It is not easy to ignore ordinary people's warmth in Pakistan and despite myself I have befriended plenty of locals -- cabbies, shopkeepers, little boys who play cricket in the neighbourhood and a little girl who races boys on her brother's bicycle.
The talking point has almost always been our 11 cats and now a puppy, the newest addition to the family.
Some time ago, the little girl asked me if she could accompany me to the market. I said "yes" and on our way we chatted about her bicycle, which she hardly ever gets to ride now because her brother returns home late.
|My little Pakistani friends...|
The little girl, who lives in our neighbour's servant quarter, shyly says "hello" to me when I go past her house. Her brother, who is just a year older, is sort of our official rescuer when our cats get stuck on a tree.
|Bilal, an expert at climbing trees, with his pet|
Since all our cats are rescues and, therefore, no fancy breeds, the older kids in the neighbourhood tell us to keep a "Persian" or a "Siamese". We let that pass because we have given up on people who think rescues are "junglies". Incidentally, all are cats are Pakistani rescues or "honorary Indians" as we jokingly call them. The cabbies, too, always stop to inquire about our pets' health.
Our Indianness has never been an issue with anyone.
So I was rather surprised when I walked into a shop in the neighbourhood market to buy cat food. The shopkeeper, a very friendly chap, passed me a tin of expired cat food. I told him that I could not feed my cats expired food and he should get rid of it.
"These are Pakistani cats.....they can eat everything....they will not die," he joked for the hundredth time and reached for the cans that he stocks especially for me.
Suddenly I heard the "I" word from behind me. "Arrey yeh kahan kee hain pehley yeh to pata karo... (first find out where is she from)..."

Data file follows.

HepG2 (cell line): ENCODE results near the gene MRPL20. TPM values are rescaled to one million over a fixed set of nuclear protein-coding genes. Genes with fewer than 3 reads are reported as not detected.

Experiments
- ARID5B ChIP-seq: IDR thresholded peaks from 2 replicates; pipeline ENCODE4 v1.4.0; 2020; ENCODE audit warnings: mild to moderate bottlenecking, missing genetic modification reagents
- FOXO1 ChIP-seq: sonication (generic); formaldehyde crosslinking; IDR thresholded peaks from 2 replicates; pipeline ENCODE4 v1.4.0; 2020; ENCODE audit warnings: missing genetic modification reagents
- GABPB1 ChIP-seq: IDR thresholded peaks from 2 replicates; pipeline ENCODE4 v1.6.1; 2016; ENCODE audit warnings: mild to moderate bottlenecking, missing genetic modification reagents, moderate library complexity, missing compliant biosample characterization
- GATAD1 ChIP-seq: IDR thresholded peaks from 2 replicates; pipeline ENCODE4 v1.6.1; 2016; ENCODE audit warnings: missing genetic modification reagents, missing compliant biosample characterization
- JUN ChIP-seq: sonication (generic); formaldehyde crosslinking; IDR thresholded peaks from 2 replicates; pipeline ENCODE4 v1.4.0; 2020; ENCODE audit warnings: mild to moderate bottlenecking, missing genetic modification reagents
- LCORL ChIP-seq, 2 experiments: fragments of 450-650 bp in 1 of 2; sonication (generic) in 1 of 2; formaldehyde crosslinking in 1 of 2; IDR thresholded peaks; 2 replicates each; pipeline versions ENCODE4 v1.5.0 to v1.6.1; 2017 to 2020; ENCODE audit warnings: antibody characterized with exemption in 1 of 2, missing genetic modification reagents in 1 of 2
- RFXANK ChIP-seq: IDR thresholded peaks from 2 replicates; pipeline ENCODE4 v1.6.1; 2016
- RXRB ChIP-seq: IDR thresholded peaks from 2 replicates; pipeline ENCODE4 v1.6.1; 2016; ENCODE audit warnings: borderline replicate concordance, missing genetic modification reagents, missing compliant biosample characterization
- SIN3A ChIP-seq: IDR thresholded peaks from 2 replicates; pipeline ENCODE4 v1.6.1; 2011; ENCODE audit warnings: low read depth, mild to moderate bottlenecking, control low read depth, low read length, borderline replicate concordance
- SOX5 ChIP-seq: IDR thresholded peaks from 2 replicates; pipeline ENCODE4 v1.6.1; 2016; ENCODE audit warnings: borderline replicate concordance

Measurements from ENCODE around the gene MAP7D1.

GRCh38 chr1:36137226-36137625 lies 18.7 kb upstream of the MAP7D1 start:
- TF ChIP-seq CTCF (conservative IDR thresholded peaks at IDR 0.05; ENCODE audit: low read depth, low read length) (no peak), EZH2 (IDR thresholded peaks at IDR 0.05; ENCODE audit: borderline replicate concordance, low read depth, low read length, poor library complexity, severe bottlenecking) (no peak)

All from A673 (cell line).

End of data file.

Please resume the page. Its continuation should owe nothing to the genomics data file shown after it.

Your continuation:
"Yeh Indian hai bhai INDIAN..." someone was saying very accusingly from behind.
I turned and saw a well-built man looking down at me. I had never seen him before, but obviously he knew who I was. Others at the shop also started scanning me. I looked at the shopkepeer and then at his boys, they were all avoiding eye contact. I paid my bill and exited.
The incident left a bad taste in my mouth. It haunted me for quite a while. I was mad at myself for not checkmating that man. I was also mad at the shopkeeper for not speaking up.
I decided not go to his shop again.
However, two days later, I was there again because he is the only one in the neighbourhood who stocks cat food. The shopkeeper was around, but he did not talk to me much. I, too, did not make an attempt to speak.
The day after I was at the shop again. I asked one of his boys to give me something. The shopkeeper was busy with another customer. I saw him signalling at me from a far corner. I ignored him.
Then he came near where I was standing and passed me the expired cat food can again. "Yeh hamari Pakistani billiyan hain....yeh nahin marti...inhain aap yeh expired food hi khilayeye (These are Pakistani cats..they will not die if you feed them expired food..." he guffawed.
"Feed this to your dog too!"
I laughed and retorted: "Doctor ke paas aap lejayenge (will you take the dog to the vet then?)"
"Which doctor do you go to?" he asked, ignoring other customers. I told him.
"I am going to feed these expired cans to OUR Pakistani cats....for FREE," he laughed some more.
It was obvious that he was going the extra mile to make up for that day. "I am going to order more cat food for you tomorrow! Is that okay?" he asked.
Long after I returned home, I was still smiling.